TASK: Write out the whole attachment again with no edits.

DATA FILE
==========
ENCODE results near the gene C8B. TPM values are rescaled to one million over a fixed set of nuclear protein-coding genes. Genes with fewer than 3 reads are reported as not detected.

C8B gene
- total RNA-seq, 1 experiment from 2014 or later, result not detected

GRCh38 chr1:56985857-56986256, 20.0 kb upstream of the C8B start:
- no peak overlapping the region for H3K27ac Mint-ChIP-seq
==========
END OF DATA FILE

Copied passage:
ENCODE results near the gene C8B. TPM values are rescaled to one million over a fixed set of nuclear protein-coding genes. Genes with fewer than 3 reads are reported as not detected.

C8B gene
- total RNA-seq, 1 experiment from 2014 or later, result not detected

GRCh38 chr1:56985857-56986256, 20.0 kb upstream of the C8B start:
- no peak overlapping the region for H3K27ac Mint-ChIP-seq